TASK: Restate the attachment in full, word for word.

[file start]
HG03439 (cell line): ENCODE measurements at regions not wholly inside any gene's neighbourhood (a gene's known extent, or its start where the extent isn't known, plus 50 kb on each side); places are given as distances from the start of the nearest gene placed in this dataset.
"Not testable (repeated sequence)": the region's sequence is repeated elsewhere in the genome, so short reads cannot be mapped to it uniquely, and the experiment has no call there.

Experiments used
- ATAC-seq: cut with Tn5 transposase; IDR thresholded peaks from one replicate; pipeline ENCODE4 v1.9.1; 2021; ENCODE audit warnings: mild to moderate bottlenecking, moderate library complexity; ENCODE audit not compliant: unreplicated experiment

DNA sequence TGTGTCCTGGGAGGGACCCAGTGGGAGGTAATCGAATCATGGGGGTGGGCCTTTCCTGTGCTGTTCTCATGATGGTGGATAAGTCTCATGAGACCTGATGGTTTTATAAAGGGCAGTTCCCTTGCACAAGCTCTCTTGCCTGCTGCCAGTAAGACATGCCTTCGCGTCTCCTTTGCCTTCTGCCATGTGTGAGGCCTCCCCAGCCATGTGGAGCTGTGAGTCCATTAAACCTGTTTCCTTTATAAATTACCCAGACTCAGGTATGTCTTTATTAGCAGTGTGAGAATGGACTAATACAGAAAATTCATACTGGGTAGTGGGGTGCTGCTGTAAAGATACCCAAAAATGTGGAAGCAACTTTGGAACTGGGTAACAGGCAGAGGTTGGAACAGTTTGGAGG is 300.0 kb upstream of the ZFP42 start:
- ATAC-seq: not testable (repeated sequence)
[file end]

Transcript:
HG03439 (cell line): ENCODE measurements at regions not wholly inside any gene's neighbourhood (a gene's known extent, or its start where the extent isn't known, plus 50 kb on each side); places are given as distances from the start of the nearest gene placed in this dataset.
"Not testable (repeated sequence)": the region's sequence is repeated elsewhere in the genome, so short reads cannot be mapped to it uniquely, and the experiment has no call there.

Experiments used
- ATAC-seq: cut with Tn5 transposase; IDR thresholded peaks from one replicate; pipeline ENCODE4 v1.9.1; 2021; ENCODE audit warnings: mild to moderate bottlenecking, moderate library complexity; ENCODE audit not compliant: unreplicated experiment

DNA sequence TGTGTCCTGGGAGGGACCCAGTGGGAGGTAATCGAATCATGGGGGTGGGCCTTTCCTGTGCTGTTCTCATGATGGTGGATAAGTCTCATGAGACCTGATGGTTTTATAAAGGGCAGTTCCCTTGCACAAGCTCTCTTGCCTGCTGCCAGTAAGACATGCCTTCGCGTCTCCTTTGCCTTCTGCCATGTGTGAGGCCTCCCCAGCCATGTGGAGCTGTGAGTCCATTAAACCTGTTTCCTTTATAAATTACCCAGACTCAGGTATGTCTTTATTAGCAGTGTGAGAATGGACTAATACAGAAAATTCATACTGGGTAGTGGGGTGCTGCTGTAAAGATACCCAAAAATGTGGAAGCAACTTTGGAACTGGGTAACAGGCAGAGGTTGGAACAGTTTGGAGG is 300.0 kb upstream of the ZFP42 start:
- ATAC-seq: not testable (repeated sequence)